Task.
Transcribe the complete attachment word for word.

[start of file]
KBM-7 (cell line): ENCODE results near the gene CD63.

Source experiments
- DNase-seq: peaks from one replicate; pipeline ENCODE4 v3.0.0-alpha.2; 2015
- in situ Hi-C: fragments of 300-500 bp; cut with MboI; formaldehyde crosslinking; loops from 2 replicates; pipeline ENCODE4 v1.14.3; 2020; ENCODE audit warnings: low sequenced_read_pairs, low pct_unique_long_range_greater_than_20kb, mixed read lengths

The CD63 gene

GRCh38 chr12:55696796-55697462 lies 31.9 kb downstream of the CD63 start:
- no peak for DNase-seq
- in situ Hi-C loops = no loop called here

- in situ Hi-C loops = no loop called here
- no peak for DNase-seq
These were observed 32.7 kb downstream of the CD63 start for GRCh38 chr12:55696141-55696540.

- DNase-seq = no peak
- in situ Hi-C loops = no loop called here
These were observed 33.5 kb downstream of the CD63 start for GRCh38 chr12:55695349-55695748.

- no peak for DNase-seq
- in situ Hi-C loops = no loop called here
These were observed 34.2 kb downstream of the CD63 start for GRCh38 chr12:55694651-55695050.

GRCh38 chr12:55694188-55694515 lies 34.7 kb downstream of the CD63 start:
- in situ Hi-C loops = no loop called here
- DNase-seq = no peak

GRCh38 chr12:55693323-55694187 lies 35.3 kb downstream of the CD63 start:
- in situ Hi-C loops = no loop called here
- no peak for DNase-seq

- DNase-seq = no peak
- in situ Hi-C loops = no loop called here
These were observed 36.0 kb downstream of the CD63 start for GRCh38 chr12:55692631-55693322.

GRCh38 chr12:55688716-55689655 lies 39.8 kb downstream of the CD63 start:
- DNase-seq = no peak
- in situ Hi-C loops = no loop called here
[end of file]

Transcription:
KBM-7 (cell line): ENCODE results near the gene CD63.

Source experiments
- DNase-seq: peaks from one replicate; pipeline ENCODE4 v3.0.0-alpha.2; 2015
- in situ Hi-C: fragments of 300-500 bp; cut with MboI; formaldehyde crosslinking; loops from 2 replicates; pipeline ENCODE4 v1.14.3; 2020; ENCODE audit warnings: low sequenced_read_pairs, low pct_unique_long_range_greater_than_20kb, mixed read lengths

The CD63 gene

GRCh38 chr12:55696796-55697462 lies 31.9 kb downstream of the CD63 start:
- no peak for DNase-seq
- in situ Hi-C loops = no loop called here

- in situ Hi-C loops = no loop called here
- no peak for DNase-seq
These were observed 32.7 kb downstream of the CD63 start for GRCh38 chr12:55696141-55696540.

- DNase-seq = no peak
- in situ Hi-C loops = no loop called here
These were observed 33.5 kb downstream of the CD63 start for GRCh38 chr12:55695349-55695748.

- no peak for DNase-seq
- in situ Hi-C loops = no loop called here
These were observed 34.2 kb downstream of the CD63 start for GRCh38 chr12:55694651-55695050.

GRCh38 chr12:55694188-55694515 lies 34.7 kb downstream of the CD63 start:
- in situ Hi-C loops = no loop called here
- DNase-seq = no peak

GRCh38 chr12:55693323-55694187 lies 35.3 kb downstream of the CD63 start:
- in situ Hi-C loops = no loop called here
- no peak for DNase-seq

- DNase-seq = no peak
- in situ Hi-C loops = no loop called here
These were observed 36.0 kb downstream of the CD63 start for GRCh38 chr12:55692631-55693322.

GRCh38 chr12:55688716-55689655 lies 39.8 kb downstream of the CD63 start:
- DNase-seq = no peak
- in situ Hi-C loops = no loop called here